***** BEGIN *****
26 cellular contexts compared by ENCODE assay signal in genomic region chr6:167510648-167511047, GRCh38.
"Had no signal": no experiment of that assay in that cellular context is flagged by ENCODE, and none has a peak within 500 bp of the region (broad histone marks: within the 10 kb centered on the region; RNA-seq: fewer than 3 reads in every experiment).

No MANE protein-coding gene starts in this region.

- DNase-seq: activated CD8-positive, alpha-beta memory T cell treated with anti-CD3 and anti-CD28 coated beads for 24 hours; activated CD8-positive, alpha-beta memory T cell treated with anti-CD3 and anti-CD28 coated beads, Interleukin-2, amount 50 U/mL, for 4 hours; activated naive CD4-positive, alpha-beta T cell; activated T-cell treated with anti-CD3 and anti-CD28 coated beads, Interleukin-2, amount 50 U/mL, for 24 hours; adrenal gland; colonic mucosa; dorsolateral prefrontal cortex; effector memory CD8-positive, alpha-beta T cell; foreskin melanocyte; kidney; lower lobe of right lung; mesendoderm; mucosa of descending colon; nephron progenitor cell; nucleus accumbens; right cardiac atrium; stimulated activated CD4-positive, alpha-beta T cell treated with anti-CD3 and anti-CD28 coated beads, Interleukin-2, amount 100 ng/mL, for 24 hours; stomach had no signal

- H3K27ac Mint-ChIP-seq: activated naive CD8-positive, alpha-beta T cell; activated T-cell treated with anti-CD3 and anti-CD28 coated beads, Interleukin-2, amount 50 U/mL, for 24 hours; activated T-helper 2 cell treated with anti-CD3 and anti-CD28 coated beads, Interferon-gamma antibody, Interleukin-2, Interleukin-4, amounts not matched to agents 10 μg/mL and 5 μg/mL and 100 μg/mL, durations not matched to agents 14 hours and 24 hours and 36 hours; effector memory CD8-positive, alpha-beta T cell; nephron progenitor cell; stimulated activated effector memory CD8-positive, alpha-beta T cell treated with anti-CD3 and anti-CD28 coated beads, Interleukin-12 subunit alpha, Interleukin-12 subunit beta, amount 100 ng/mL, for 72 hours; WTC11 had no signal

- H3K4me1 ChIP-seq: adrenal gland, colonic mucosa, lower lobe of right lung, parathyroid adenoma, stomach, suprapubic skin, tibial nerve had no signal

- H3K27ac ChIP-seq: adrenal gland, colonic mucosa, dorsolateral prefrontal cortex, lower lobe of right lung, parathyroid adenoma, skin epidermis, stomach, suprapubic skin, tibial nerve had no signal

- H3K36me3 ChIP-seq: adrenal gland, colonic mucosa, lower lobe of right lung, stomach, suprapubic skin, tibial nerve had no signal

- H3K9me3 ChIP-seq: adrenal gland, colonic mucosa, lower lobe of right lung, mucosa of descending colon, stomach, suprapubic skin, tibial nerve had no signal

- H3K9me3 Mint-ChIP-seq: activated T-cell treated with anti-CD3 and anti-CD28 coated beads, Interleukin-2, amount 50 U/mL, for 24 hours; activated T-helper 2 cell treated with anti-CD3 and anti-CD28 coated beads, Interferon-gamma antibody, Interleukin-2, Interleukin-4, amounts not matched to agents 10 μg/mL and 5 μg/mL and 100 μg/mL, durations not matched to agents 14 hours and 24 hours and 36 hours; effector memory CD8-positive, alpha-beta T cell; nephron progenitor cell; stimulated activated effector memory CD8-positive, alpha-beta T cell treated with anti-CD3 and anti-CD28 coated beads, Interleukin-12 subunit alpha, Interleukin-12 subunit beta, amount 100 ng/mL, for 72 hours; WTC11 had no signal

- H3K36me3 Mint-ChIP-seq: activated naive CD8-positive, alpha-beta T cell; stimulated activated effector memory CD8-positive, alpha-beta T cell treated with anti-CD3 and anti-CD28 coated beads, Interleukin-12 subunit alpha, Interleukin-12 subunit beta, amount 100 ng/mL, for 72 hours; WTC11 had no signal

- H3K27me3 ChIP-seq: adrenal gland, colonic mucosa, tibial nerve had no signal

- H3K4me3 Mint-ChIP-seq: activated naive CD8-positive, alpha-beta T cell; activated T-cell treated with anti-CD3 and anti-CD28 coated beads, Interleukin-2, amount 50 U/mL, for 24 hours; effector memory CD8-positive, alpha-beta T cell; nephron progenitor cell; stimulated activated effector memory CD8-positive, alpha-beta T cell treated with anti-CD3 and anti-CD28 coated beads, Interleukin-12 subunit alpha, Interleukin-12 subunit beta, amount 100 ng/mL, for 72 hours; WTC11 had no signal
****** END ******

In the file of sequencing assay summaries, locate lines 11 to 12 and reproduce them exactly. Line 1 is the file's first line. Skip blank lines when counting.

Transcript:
- H3K36me3 Mint-ChIP-seq: activated naive CD8-positive, alpha-beta T cell; stimulated activated effector memory CD8-positive, alpha-beta T cell treated with anti-CD3 and anti-CD28 coated beads, Interleukin-12 subunit alpha, Interleukin-12 subunit beta, amount 100 ng/mL, for 72 hours; WTC11 had no signal

- H3K27me3 ChIP-seq: adrenal gland, colonic mucosa, tibial nerve had no signal